When Jeffery Beckham Jr. was in college, the Black Culture Center was a refuge on a predominantly white campus. It had everything from poetry readings and live jazz to study groups and networking opportunities.
“As an African-American student, the Black Culture Center offered amenities and culture and comfort that you may have been hard pressed to find in other areas of the campus,” Beckham said.
That campus was the University of Missouri in Columbia, where earlier this month the chancellor and system president resigned after students protested their handling of racist incidents. Not long afterward, the sign at the Gaines/Oldham Black Culture Center was vandalized.
Beckham, who graduated in 2003, remembers being called racial epithets and seeing a Confederate flag flown from a dorm window during his time at the university. He says the Black Culture Center was much more than a place to hang out.
“It effectively provided a social environment and a community that allowed you to connect with other students to do the ultimate thing that we were there for, which is matriculate through college and get a degree,” he said.
As protests over the racial climate on college campuses have spread in recent weeks, students have demanded more resources for cultural centers like the one at the University of Missouri. Yale University agreed to double the funding for the Asian American Cultural Center, the Afro-American Cultural Center, La Casa Cultural and the Native American Cultural Center. Last week, Princeton University officials agreed to set aside dedicated space for cultural affinity groups, as well as housing for students interested in black culture. Brown University committed to add staff to its Brown Center for Students of Color, Sarah Doyle Women’s Center and LGBTQ Center, as part of a $100 million plan to promote diversity.
The first black cultural centers emerged in the late 1960s, as the Civil Rights movement led to a push to make college campuses more inclusive, said Edward Pittman, associate dean for campus life and diversity at Vassar College.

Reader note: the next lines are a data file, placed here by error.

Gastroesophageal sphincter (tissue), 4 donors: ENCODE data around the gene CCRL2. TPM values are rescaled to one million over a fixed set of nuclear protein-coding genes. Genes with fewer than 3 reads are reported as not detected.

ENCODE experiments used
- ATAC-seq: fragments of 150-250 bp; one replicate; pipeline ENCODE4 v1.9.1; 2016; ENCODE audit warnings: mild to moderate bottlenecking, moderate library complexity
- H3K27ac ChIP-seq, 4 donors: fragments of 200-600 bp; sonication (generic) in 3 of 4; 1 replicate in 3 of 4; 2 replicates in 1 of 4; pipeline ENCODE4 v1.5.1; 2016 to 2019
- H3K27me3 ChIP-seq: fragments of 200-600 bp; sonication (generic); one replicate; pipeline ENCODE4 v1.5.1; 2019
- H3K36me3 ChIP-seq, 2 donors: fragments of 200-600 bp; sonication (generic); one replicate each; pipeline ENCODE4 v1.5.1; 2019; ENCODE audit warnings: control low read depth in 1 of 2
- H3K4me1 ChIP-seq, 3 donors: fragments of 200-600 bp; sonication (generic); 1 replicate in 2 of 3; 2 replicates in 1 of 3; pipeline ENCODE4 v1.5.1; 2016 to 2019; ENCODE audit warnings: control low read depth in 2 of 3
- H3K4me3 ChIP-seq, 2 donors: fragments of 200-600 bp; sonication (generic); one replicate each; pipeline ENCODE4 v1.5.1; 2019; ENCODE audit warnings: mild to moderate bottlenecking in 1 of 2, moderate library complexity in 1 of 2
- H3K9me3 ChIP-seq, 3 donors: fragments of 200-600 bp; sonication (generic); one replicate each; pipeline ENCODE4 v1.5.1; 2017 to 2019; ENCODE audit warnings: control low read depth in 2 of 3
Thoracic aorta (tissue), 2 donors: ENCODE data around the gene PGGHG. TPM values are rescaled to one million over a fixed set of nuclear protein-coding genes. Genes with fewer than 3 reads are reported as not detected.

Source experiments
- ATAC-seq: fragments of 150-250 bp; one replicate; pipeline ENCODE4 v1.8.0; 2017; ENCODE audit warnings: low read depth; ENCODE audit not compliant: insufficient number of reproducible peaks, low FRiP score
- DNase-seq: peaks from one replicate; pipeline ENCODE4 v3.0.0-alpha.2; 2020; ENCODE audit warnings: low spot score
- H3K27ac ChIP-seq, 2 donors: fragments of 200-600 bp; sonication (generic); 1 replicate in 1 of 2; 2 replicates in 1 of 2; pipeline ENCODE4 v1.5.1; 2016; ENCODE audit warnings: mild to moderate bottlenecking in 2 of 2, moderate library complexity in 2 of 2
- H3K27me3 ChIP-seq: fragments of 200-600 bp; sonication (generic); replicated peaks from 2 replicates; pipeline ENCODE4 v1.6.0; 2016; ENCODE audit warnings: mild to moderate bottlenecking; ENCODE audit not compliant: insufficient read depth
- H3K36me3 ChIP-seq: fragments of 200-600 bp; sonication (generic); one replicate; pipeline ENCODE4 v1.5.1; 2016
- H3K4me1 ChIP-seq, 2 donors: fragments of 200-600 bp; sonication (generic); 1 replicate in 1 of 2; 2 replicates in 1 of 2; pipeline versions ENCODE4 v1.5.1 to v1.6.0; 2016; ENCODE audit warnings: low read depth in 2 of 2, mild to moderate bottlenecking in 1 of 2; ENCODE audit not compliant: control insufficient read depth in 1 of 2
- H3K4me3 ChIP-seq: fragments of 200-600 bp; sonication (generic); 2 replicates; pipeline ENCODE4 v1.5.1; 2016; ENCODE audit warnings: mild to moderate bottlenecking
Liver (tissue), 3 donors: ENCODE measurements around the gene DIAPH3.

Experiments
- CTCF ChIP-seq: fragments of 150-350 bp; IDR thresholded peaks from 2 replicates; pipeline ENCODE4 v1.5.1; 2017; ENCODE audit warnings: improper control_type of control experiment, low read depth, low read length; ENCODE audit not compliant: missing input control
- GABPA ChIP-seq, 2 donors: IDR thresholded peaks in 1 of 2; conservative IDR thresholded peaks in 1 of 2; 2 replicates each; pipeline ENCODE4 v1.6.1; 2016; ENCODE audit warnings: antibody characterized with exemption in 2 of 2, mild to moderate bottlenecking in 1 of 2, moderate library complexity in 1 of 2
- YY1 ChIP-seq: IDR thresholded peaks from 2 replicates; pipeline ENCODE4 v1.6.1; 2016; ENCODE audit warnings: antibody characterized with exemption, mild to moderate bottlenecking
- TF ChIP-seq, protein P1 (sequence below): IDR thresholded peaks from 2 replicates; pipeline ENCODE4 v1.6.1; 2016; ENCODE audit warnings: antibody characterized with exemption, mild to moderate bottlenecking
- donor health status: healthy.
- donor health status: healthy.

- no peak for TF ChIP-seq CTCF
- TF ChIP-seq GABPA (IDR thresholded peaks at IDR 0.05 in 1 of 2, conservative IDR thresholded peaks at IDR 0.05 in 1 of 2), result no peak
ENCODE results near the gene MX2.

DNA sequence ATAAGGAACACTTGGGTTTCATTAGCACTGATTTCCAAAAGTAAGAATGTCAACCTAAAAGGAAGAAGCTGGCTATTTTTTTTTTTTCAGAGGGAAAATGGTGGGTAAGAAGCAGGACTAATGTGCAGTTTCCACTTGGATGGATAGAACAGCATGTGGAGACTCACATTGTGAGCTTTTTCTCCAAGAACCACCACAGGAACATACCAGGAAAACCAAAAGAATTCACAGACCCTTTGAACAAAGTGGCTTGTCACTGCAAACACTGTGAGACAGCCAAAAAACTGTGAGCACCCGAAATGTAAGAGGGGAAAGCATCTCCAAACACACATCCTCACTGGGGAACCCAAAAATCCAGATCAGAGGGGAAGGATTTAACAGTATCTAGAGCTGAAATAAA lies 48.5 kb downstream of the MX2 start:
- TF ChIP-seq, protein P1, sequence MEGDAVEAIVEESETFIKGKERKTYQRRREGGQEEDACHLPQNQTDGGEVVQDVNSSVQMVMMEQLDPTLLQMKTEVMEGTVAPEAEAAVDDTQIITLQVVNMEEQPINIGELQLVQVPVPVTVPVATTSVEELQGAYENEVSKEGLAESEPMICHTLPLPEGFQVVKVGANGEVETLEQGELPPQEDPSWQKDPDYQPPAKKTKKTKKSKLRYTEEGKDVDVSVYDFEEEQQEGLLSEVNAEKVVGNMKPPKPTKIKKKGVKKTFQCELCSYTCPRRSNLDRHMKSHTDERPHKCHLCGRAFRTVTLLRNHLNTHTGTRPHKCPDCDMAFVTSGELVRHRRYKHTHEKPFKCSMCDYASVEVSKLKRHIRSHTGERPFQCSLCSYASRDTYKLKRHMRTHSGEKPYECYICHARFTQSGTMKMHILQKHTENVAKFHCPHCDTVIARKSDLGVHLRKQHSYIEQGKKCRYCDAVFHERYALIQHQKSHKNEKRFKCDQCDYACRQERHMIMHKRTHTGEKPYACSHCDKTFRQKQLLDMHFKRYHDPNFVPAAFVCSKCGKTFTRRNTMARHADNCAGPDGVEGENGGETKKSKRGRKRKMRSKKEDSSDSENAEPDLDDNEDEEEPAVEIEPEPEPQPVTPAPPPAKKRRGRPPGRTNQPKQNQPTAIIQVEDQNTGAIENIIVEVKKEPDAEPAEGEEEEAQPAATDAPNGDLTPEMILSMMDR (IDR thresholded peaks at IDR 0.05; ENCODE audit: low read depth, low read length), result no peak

Pittman attended Vassar as a student in the early 1980s, when the Intercultural Center was just a space in the basement of a dorm. Today the expanded ALANA Center has dedicated staff and programs like mentoring, lectures and career development. Students who feel connected and thrive in college are more likely to graduate, Pittman said.
“I think cultural centers and faculty diversity are all factors that contribute to student persistence and student success,” Pittman said.
At Johns Hopkins University in Baltimore, black students represent less than 6 percent of undergraduates, in a majority African American city. For many of those students, the existing Office of Multicultural Affairs is a lifeline, said Rana Saeed, a freshman representative with the Black Student Union.
“It’s kind of been another home for me,” she said.
But the office is located off the main campus. Students plan to discuss moving it to a more central location when they meet with the university president and other administrators next week.
“The only place for minorities to feel in a safe space is so far away from campus,” said freshman Milena Berhane. “I thinking having that space here would show that ‘You guys are here, you guys are students, you matter just as much as everyone else.’”
But even some advocates of campus diversity worry that students seeking a dedicated cultural space on campus will self-segregate.
“I think that does create very insular situations in which people are not interacting with a diverse population, which is what all of us have been fighting for such a long time,” said Patricia Fernandez-Kelly, a senior lecturer in sociology at Princeton.
Advocates of campus cultural centers say they’re often the most inclusive organizations on campus.
Non-black students frequented the University of Missouri’s Black Culture Center and served on its staff, said Harold Bell, a former student and staff member at the center.
“It was a welcome spot for everybody,” he said.
When students of color feel supported, they’re better able to navigate the dorms, dining halls and classrooms where they spend most of their time, said Vassar’s Edward Pittman.
“Cultural centers become one stage of institutions becoming more inclusive,” he said. “I think the ultimate end is when every place on campus feels that way for students of color and LGBTQ students and others who often feel isolated.”
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